I was confident that he had been a new replacement. Every aspect of that big man looked much like a Marine "taking ten" on maneuvers before the order to move out again. He apparently had been killed early in the attacks against the Half Moon, before the rains began. Beneath his helmet brim I could see the visor of a green cotton fatigue cap. Under that cap were the most ghastly skeletal remains I had ever seen-and I had already seen too many.
Every time I looked over the edge of that foxhole down into that crater, that half-gone face leered up at me with a sardonic grin. It was as though he was mocking our pitiful efforts to hang on to life in the face of the constant violent death that had cut him down. Or maybe he was mocking the folly of the war itself: "I am the harvest of man's stupidity. I am the fruit of the holocaust. I prayed like you to survive, but look at me now. It is over for us who are dead, but you must struggle, and will carry the memories all your life. People back home will wonder why you can't forget."
During the day I sometimes watched big rain drops splashing into the crater around that corpse and remembered how as a child I had been fascinated by rain drops splashing around a large green frog as he sat in a ditch near home. My grandmother had told me that elves made little splashes like that, and they were called water babies. So I sat in my foxhole and watched the water babies splashing around the green-dungaree-clad corpse. What an unlikely combination. The war had turned the water babies into little ghouls that danced around the dead instead of little elves dancing around a peaceful bullfrog. A man had little to occupy his mind at Shuri-just sit in muddy misery and fear, tremble through the shellings, and let his imagination go where it would.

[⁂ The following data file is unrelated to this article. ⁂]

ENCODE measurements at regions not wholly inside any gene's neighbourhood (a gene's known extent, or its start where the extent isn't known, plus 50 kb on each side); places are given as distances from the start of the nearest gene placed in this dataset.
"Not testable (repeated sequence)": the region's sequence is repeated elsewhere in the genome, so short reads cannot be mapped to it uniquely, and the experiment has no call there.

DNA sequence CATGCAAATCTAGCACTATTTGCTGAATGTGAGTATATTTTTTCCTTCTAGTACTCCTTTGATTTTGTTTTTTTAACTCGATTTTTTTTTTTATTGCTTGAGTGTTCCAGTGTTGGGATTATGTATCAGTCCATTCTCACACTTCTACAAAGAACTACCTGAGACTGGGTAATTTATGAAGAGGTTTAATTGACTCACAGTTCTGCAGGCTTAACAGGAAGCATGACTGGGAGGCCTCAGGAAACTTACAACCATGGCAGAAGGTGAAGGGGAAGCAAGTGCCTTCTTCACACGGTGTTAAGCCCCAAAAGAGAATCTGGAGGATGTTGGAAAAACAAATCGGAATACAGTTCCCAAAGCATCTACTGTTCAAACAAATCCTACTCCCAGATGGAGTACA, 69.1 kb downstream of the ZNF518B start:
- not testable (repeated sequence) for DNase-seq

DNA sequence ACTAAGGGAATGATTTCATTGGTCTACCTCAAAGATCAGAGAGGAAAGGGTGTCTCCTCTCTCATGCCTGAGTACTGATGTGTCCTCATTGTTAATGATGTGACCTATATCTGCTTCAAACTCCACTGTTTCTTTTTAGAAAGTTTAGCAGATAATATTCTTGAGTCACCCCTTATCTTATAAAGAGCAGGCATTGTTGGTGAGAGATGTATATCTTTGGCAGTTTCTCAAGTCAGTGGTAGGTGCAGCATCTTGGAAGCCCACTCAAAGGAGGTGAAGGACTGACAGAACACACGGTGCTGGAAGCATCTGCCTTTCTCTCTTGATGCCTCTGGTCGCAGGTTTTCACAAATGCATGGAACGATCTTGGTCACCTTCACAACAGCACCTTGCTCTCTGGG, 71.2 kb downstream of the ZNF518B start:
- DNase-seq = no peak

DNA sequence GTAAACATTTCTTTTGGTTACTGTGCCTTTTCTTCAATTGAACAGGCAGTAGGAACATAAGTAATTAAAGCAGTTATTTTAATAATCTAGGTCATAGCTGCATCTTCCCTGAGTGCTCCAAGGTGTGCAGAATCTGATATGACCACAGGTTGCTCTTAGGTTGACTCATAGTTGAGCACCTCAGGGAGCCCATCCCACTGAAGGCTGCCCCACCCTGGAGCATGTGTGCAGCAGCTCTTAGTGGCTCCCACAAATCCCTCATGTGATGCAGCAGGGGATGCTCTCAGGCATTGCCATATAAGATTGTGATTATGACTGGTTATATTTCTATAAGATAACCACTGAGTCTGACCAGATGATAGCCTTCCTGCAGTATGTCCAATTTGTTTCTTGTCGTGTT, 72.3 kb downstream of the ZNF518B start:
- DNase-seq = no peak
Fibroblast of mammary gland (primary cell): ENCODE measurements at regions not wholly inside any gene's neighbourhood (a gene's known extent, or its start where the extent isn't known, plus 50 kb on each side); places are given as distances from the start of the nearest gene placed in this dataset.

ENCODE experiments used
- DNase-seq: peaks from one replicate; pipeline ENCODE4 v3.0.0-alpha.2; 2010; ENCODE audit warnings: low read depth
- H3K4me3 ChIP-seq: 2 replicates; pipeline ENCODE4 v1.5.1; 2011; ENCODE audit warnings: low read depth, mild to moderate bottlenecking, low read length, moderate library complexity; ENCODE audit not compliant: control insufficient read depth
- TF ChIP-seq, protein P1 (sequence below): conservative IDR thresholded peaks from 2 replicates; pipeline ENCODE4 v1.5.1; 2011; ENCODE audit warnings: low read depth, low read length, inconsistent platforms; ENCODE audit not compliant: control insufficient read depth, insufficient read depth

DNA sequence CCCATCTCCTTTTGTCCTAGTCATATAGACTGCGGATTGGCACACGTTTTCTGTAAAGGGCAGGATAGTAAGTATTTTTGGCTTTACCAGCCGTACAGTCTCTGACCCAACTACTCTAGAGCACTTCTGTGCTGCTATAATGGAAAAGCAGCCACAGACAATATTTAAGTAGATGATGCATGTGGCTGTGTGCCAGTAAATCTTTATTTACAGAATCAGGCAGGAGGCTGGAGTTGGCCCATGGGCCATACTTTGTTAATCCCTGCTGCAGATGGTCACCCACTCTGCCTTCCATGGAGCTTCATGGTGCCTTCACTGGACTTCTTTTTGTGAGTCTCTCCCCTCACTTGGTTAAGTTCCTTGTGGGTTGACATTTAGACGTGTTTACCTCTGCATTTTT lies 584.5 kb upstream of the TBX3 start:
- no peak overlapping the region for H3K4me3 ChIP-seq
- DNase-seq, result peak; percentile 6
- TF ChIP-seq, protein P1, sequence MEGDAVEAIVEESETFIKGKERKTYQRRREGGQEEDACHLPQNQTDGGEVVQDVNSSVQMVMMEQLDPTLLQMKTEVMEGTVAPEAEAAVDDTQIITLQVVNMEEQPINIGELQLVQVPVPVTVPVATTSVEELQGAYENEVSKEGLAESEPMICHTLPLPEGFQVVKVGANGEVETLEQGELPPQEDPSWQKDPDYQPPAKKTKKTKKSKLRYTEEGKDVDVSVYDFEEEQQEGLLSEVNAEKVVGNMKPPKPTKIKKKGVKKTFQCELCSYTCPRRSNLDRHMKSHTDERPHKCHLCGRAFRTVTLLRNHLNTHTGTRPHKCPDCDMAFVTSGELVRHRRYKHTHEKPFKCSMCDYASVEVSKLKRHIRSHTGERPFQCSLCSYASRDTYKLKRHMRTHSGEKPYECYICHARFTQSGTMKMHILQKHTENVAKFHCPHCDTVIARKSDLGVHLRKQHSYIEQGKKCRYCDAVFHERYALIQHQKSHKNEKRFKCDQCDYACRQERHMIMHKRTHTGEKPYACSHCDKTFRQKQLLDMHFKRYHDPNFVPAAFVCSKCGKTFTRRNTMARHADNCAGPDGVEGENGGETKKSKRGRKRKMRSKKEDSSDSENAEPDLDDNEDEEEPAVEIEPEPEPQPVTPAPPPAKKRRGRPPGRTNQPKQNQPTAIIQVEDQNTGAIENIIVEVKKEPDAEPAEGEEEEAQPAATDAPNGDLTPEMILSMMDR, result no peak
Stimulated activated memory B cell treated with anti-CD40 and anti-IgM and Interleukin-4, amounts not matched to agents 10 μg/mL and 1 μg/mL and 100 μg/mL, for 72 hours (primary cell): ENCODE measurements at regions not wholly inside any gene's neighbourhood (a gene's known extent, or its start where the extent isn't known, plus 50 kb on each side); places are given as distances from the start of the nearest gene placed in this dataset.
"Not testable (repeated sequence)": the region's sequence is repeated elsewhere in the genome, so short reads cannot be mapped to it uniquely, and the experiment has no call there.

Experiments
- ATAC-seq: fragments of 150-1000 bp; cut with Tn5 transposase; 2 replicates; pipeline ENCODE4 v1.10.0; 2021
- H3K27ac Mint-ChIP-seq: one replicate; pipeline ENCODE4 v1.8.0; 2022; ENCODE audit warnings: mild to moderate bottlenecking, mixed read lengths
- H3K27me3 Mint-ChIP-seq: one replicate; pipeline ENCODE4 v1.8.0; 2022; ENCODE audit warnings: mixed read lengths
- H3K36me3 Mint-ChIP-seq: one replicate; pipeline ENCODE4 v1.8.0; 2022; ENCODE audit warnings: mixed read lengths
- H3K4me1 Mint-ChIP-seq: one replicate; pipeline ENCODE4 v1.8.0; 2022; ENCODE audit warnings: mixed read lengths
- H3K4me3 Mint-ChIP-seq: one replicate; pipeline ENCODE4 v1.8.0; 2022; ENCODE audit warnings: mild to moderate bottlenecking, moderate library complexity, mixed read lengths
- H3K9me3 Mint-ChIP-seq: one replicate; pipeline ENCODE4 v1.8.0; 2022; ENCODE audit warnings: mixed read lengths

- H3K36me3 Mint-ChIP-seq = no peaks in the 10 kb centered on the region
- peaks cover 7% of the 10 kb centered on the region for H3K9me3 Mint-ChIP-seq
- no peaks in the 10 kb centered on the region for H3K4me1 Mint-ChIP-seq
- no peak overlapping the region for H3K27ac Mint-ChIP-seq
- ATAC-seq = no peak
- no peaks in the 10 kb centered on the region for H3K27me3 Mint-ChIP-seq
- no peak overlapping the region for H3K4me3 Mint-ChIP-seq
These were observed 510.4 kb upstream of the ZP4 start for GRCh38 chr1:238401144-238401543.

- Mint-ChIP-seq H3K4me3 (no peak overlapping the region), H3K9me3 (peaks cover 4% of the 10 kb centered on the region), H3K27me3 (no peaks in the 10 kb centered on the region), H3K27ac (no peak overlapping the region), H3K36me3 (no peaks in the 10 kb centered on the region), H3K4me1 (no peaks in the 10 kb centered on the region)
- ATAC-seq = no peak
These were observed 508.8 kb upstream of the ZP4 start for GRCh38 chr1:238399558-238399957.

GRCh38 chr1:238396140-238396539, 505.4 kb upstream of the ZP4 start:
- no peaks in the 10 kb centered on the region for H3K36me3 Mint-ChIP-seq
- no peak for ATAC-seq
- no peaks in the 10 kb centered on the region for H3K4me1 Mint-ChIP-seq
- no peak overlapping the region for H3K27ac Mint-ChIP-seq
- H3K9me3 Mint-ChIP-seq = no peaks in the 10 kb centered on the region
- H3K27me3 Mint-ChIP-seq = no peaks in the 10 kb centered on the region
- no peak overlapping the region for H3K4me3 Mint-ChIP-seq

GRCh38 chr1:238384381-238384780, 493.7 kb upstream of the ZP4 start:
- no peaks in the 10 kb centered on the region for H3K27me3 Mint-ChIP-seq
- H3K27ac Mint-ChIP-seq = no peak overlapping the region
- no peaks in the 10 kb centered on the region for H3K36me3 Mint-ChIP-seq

More excerpts for Eugene Sledge's book can be found here at the PBS website for the Ken Burns series The War.